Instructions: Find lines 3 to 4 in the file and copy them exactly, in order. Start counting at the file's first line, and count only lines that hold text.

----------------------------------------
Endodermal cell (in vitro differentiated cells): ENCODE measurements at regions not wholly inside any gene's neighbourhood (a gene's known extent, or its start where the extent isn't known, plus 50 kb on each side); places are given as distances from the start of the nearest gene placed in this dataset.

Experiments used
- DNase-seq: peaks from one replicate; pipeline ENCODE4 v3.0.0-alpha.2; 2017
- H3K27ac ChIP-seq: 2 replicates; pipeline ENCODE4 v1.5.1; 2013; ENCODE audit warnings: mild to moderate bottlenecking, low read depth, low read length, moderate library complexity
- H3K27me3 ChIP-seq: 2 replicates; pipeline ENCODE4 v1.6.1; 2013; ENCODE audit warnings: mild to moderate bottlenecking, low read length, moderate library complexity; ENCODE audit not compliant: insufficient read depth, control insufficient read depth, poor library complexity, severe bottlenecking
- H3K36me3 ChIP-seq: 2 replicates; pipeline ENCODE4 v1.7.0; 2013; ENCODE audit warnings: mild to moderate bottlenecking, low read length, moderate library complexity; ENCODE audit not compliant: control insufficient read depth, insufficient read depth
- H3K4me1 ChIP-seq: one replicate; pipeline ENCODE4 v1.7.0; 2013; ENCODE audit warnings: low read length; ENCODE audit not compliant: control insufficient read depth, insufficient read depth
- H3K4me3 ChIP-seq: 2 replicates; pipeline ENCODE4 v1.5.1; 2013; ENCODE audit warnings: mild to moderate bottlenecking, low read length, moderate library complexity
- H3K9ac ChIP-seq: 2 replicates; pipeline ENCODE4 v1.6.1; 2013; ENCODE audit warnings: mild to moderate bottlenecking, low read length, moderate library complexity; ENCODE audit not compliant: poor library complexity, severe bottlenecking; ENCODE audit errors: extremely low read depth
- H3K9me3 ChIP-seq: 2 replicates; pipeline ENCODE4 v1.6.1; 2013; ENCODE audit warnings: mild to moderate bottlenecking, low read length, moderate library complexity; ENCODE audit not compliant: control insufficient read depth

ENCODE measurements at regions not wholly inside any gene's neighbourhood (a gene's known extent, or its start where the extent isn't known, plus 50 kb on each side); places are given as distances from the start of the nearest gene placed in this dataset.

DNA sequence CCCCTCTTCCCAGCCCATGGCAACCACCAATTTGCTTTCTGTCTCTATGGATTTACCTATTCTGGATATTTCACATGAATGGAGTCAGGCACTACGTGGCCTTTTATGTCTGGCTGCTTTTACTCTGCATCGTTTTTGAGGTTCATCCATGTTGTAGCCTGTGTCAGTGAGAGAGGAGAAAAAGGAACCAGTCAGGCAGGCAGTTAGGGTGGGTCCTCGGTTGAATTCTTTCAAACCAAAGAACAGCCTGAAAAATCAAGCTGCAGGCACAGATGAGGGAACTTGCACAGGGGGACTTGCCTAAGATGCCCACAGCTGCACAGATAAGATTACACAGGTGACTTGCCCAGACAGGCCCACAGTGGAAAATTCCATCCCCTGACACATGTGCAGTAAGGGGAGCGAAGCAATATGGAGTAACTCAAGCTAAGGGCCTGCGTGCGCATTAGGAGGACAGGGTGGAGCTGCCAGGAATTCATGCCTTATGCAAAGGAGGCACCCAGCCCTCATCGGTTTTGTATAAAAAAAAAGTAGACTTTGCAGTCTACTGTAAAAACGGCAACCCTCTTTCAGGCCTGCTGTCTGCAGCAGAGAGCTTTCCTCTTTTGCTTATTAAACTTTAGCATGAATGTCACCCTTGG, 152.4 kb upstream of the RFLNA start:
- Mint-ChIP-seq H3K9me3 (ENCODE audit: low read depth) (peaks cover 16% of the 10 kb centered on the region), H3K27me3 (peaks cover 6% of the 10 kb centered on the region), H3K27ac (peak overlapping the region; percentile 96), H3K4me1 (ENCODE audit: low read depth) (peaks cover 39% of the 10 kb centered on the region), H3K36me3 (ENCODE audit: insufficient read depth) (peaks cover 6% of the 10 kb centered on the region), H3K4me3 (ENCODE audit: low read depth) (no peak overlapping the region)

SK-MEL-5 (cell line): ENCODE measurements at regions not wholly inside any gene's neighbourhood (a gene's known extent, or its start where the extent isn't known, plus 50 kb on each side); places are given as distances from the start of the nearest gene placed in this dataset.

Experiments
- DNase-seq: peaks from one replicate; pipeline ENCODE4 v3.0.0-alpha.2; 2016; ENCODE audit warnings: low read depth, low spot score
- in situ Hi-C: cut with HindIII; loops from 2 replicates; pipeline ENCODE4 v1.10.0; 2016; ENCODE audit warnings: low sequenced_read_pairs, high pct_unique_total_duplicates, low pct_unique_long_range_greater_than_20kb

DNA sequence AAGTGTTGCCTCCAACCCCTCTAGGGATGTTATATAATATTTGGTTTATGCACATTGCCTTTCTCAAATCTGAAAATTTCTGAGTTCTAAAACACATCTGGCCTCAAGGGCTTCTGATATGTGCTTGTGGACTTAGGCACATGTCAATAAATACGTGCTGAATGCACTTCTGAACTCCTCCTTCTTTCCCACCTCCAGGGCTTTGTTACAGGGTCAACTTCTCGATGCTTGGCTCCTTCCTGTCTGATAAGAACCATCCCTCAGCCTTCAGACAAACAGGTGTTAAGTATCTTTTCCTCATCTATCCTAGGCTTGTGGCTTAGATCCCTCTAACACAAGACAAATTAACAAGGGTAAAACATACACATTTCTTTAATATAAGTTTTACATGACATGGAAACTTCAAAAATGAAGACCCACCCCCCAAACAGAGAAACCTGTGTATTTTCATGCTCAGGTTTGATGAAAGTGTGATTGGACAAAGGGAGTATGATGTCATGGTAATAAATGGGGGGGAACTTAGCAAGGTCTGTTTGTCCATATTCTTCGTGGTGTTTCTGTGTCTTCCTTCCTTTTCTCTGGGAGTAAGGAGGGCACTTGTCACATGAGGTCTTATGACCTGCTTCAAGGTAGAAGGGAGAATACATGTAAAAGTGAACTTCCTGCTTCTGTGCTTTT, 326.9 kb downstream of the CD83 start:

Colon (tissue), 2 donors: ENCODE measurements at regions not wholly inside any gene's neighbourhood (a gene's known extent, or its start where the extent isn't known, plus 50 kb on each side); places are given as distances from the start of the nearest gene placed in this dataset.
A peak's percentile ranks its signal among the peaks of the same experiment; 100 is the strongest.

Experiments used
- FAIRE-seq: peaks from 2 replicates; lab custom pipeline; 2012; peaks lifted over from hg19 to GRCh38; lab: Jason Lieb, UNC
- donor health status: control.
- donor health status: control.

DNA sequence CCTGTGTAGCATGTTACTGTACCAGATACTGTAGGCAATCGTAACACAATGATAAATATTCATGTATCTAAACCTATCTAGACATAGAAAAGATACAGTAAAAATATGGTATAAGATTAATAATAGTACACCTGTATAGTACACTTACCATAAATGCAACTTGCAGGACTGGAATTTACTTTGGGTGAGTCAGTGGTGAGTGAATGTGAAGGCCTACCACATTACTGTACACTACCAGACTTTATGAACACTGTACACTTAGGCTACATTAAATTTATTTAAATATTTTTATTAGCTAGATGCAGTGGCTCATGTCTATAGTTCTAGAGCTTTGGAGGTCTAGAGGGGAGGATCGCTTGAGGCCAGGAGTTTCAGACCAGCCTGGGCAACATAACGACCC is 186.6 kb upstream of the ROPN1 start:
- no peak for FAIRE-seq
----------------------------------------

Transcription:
- DNase-seq: peaks from one replicate; pipeline ENCODE4 v3.0.0-alpha.2; 2017
- H3K27ac ChIP-seq: 2 replicates; pipeline ENCODE4 v1.5.1; 2013; ENCODE audit warnings: mild to moderate bottlenecking, low read depth, low read length, moderate library complexity